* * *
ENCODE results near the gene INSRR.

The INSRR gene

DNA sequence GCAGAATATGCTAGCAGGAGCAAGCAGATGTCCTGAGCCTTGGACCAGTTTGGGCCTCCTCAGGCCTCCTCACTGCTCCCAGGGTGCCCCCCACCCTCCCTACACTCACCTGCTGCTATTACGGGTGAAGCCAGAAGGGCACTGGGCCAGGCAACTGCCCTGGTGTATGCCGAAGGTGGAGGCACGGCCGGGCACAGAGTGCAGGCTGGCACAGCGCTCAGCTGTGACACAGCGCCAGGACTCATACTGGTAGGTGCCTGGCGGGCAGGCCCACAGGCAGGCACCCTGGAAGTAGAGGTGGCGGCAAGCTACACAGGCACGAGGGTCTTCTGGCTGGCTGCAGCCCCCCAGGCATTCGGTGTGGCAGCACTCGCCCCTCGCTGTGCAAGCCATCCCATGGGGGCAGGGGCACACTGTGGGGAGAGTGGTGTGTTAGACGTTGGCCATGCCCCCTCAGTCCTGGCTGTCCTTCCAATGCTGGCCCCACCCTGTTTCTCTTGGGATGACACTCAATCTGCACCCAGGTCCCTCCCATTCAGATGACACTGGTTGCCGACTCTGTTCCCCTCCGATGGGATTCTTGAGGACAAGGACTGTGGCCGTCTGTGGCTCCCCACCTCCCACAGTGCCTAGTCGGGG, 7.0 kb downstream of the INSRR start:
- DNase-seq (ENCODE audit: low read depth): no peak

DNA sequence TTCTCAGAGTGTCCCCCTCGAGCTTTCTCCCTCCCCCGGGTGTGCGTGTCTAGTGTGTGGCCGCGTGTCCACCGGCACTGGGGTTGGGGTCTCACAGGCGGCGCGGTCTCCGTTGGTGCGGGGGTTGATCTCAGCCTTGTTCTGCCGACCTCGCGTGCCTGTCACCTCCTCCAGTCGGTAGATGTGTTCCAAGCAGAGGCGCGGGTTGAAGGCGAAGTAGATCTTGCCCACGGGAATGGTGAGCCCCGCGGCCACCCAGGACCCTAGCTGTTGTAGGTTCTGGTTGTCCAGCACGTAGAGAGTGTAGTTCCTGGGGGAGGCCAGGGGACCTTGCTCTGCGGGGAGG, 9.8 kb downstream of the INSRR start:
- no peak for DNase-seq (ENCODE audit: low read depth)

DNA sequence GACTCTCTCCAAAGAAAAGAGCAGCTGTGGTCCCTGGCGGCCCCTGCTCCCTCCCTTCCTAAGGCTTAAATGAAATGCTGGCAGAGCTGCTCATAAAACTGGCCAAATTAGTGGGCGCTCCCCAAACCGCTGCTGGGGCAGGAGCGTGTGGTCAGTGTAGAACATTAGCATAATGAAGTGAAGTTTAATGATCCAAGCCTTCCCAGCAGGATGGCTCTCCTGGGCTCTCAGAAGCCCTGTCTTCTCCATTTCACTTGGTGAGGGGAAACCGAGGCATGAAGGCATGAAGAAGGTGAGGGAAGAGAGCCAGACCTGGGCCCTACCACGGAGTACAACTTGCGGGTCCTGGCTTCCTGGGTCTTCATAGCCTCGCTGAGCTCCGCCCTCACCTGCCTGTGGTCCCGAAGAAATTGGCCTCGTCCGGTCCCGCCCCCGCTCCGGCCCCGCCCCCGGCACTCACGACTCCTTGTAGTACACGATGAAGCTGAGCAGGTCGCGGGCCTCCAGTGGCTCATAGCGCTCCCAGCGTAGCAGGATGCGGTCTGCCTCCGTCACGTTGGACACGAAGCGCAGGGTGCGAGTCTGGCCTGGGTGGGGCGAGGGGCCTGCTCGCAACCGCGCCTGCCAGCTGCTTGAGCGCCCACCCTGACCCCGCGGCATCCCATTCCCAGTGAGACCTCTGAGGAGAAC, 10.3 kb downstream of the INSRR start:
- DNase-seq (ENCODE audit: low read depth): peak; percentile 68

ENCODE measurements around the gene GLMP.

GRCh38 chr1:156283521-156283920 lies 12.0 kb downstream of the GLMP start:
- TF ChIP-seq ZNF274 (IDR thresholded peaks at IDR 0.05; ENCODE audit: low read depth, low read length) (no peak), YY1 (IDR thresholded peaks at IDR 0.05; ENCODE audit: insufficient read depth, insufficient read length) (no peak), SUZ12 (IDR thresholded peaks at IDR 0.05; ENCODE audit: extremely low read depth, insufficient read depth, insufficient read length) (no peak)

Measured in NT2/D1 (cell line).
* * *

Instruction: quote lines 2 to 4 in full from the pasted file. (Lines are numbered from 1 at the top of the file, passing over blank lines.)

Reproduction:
The INSRR gene

DNA sequence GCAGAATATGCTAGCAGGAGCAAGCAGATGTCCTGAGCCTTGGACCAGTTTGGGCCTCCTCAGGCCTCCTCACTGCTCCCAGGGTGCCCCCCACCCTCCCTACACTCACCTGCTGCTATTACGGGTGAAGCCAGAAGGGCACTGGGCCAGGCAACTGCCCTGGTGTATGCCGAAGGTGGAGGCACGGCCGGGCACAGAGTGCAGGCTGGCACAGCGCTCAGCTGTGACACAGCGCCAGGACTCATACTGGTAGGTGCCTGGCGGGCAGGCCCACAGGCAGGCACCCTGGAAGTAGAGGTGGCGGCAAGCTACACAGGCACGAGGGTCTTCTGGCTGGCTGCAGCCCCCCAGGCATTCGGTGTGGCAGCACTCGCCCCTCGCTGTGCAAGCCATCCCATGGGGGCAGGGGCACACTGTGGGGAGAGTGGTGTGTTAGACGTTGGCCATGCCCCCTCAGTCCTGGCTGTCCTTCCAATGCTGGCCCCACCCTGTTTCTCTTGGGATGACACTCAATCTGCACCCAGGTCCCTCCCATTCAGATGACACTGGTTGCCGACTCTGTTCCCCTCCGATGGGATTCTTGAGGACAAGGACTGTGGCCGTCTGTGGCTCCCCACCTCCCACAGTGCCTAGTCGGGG, 7.0 kb downstream of the INSRR start:
- DNase-seq (ENCODE audit: low read depth): no peak